COVID vaccination: Japan panel recommends priority for ages 65 and above

WION Web Team
Tokyo Published: Dec 25, 2020, 03:28 PM(IST)

Japanese Prime Minister Yoshihide Suga Photograph:( Reuters )

Story highlights

The recommendations of the panel would include  36 million elderly people and 8.2 million people with medical conditions. These may be the first groups to receive coronavirus vaccine

Japanese health ministry panel on Friday, said that those aged 65 or older should get priority for COVID-19 vaccination. The Japanese government is setting guidelines that are expected to prioritise frontline healthcare workers and people with medical conditions. The panel also recommended that chronic heart disease, chronic kidney disease and chronic kidney disease should be considered as underlying conditions that should determine priority for the vaccine.

The recommendations of the panel would include  36 million elderly people and 8.2 million people with medical conditions. These may be the first groups to receive coronavirus vaccine.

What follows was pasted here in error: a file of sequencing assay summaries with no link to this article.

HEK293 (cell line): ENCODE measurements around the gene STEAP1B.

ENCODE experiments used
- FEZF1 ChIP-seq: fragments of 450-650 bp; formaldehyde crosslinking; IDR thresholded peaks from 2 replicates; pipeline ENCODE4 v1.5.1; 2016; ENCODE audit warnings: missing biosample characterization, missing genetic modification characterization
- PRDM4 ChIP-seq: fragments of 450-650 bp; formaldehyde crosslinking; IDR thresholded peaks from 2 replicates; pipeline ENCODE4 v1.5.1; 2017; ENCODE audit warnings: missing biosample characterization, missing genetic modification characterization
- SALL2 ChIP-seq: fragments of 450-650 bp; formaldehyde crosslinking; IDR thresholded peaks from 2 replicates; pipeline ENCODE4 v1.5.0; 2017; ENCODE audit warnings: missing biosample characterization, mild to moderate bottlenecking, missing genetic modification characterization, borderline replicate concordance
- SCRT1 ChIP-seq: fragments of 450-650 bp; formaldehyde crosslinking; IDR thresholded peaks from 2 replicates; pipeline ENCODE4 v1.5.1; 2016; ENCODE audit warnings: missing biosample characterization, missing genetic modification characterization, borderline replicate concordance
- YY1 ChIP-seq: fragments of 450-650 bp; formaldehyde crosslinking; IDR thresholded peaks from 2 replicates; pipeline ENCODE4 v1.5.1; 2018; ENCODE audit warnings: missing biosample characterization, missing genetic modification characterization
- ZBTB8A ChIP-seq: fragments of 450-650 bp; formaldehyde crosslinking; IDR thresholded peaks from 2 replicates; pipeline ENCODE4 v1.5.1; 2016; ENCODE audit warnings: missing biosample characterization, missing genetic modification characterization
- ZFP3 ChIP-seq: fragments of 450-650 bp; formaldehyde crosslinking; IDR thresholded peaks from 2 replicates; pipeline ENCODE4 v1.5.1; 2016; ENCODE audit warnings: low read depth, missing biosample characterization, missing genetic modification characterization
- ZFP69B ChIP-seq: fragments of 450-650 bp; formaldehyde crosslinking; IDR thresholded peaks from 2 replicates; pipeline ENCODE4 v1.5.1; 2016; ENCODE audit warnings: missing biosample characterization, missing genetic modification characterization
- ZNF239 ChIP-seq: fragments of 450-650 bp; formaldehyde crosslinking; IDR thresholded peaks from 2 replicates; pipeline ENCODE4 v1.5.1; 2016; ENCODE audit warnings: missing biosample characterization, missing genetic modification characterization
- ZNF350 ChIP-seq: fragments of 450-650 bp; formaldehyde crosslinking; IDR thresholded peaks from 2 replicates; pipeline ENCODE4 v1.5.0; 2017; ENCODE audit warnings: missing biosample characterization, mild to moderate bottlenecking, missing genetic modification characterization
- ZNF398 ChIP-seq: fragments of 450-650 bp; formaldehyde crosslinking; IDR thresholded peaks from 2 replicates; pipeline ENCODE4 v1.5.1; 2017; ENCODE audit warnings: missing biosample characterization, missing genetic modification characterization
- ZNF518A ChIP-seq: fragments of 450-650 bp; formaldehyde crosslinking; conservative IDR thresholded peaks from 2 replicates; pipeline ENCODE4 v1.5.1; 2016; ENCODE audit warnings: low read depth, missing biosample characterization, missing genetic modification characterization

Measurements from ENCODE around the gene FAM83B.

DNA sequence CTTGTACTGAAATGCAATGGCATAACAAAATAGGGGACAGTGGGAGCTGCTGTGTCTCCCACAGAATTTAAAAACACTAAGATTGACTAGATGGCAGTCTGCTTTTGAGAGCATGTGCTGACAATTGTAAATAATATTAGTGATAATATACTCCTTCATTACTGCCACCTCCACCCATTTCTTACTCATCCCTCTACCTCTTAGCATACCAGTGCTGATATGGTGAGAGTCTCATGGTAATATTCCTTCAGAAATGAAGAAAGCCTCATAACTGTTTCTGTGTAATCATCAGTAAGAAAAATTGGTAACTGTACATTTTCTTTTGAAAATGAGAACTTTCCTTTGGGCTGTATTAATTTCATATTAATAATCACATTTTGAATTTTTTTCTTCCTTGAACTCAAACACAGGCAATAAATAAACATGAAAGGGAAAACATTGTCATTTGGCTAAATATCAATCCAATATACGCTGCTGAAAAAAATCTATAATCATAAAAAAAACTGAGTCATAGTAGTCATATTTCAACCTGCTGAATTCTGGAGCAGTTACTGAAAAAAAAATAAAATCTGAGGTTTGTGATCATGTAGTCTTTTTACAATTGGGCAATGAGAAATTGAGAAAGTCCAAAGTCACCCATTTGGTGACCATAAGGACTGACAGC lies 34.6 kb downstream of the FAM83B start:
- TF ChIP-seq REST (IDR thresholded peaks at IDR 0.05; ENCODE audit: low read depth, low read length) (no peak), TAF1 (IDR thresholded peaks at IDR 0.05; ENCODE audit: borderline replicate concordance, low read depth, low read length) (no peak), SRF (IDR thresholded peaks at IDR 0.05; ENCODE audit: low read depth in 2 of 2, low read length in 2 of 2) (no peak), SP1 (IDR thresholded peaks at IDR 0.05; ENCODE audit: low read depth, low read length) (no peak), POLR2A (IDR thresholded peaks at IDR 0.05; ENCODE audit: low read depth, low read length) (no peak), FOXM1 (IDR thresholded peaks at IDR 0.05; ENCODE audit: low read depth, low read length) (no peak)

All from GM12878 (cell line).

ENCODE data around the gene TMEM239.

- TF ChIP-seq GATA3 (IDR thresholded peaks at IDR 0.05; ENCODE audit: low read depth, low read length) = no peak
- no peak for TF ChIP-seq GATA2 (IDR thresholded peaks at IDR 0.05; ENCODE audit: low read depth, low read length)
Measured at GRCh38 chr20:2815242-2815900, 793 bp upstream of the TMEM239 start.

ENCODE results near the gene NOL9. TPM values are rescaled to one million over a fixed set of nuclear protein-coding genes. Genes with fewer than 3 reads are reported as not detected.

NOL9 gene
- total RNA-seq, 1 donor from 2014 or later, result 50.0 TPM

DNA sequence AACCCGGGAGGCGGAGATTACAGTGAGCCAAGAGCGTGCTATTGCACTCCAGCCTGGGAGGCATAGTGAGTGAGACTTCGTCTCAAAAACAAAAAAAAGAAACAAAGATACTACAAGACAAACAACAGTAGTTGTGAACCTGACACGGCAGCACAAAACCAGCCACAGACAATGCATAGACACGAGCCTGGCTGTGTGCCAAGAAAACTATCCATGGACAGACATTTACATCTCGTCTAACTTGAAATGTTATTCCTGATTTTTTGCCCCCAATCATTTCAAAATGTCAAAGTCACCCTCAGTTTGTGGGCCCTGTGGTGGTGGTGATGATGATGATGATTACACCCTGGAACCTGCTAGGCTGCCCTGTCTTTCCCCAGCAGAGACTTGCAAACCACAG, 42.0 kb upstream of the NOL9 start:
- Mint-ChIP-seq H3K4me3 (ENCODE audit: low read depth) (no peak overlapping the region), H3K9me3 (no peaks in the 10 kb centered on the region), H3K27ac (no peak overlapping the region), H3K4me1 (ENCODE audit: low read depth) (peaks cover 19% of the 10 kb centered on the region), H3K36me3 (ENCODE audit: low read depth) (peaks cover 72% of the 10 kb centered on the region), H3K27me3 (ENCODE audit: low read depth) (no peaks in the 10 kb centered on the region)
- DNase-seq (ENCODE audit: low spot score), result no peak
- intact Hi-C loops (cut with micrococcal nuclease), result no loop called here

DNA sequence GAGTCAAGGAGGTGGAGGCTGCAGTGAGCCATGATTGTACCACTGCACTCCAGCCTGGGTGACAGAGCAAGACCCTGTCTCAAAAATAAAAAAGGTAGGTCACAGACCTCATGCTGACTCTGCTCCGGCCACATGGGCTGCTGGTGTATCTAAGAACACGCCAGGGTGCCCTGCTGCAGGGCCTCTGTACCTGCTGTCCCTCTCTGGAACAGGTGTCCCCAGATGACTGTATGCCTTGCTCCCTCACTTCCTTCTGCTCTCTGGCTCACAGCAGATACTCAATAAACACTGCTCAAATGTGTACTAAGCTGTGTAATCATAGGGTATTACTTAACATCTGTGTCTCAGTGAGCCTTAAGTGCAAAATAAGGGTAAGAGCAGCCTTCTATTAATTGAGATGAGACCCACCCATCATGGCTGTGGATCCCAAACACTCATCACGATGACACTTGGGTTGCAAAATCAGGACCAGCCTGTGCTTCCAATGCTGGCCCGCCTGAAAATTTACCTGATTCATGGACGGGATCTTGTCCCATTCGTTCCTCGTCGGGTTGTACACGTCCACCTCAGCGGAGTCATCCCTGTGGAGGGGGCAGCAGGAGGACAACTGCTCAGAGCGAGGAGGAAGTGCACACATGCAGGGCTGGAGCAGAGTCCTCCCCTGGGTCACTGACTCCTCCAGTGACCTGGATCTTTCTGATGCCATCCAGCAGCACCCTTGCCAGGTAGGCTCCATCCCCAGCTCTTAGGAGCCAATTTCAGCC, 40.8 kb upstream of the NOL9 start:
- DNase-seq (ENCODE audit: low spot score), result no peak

Another government panel this week recommended that priority be given to frontline medical professionals and workers at elderly care facilities, while the elderly and those with underlying health conditions should also receive priority.

Japan has a population of 126 million. The country has struck deals to buy 290 million vaccine doses from Pfizer, AstraZeneca and Moderna. The vaccines are enough to be made available for 145 million people.

Japan is currently facing a third wave of coronavirus infections, putting the nation`s medical system under heavy strain.

Five national groups of doctors and other medical workers made an emergency request on Friday to Suga and Health Minister Norihisa Tamura, asking for strong anti-infection measures and support for the medical sector.

With hospitals equipped for COVID-19 patients filling up, other hospitals are being forced to accept them, said Tsuyoshi Masuda, president of the Japan Federation of Democratic Medical Institutions, one of the groups.

(With Reuters inputs)

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